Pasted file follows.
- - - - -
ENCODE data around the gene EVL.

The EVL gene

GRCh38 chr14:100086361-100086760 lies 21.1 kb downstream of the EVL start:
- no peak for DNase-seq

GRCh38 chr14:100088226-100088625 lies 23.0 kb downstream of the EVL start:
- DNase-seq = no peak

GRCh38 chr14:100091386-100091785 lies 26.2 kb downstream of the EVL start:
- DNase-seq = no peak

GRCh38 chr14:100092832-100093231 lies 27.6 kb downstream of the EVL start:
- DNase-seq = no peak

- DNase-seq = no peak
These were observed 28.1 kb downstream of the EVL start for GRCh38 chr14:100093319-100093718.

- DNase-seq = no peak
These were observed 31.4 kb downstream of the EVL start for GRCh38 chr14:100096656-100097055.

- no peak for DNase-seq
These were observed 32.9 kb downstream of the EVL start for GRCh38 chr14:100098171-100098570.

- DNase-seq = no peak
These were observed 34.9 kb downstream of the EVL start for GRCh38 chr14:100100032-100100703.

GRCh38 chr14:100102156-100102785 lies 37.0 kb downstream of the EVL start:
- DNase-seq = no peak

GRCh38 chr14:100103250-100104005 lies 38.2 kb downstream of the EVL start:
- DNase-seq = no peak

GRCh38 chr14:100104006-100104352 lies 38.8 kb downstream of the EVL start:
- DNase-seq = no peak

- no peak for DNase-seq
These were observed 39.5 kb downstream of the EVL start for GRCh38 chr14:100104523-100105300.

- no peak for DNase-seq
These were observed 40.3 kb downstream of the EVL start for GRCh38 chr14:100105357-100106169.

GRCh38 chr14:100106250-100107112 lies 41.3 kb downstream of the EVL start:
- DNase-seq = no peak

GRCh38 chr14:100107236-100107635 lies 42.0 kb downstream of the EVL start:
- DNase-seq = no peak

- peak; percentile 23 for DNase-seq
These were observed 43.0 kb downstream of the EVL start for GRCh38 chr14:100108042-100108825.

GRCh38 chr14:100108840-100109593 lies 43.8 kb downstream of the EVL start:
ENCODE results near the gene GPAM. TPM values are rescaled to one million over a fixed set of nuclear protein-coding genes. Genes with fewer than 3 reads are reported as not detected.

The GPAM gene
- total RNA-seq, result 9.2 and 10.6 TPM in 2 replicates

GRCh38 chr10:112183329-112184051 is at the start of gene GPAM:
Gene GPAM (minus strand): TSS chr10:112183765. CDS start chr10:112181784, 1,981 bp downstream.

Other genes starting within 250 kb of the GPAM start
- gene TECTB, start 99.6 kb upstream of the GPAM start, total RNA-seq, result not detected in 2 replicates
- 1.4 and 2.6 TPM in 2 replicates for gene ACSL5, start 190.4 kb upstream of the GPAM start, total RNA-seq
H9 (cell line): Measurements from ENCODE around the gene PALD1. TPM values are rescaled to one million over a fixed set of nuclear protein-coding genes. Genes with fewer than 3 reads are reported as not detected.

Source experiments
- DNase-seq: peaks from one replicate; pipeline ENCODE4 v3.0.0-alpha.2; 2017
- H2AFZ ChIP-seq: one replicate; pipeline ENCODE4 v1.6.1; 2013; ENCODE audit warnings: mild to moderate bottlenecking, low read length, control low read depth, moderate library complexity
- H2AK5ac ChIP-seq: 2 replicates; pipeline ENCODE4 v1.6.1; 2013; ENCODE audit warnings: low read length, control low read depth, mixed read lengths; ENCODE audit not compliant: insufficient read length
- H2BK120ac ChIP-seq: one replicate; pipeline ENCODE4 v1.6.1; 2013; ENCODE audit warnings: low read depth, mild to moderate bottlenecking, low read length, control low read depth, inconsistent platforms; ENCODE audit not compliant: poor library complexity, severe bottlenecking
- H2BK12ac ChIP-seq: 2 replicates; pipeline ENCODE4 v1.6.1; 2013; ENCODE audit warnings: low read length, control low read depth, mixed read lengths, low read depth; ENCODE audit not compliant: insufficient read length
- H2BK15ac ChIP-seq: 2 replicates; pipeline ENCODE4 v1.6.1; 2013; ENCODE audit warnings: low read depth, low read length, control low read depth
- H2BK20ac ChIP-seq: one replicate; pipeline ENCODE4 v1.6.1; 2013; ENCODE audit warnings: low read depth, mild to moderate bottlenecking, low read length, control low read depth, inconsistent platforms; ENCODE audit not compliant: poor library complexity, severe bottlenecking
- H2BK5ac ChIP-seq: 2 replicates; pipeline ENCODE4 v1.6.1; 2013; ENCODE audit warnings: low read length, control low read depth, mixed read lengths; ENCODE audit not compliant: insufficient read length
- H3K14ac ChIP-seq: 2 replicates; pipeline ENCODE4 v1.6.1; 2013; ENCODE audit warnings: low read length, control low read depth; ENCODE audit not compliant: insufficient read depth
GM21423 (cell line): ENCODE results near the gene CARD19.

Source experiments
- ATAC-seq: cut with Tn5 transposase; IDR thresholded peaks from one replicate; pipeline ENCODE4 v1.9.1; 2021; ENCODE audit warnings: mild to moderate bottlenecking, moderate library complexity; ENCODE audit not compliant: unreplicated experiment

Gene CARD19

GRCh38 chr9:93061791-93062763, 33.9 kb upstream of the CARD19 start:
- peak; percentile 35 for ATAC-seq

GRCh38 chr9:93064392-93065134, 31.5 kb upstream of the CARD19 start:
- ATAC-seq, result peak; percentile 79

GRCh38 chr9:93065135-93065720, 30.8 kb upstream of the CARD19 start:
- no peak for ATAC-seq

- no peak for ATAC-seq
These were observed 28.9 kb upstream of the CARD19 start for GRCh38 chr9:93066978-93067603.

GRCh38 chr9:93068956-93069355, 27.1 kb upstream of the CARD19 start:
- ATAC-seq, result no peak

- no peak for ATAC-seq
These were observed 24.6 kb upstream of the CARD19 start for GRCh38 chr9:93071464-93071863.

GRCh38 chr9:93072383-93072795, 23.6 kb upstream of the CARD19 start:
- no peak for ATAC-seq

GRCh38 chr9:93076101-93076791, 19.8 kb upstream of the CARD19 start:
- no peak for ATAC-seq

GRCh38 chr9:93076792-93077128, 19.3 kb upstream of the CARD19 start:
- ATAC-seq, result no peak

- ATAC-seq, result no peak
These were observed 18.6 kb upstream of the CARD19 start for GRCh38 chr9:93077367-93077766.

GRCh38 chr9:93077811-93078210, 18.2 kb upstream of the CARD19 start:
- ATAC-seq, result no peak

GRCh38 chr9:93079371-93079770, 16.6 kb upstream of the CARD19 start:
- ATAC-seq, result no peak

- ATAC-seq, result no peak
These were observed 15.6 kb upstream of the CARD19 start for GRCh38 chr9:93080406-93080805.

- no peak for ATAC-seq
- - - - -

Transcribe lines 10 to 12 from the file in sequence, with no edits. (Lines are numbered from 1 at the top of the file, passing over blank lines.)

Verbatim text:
- DNase-seq = no peak

- DNase-seq = no peak
These were observed 28.1 kb downstream of the EVL start for GRCh38 chr14:100093319-100093718.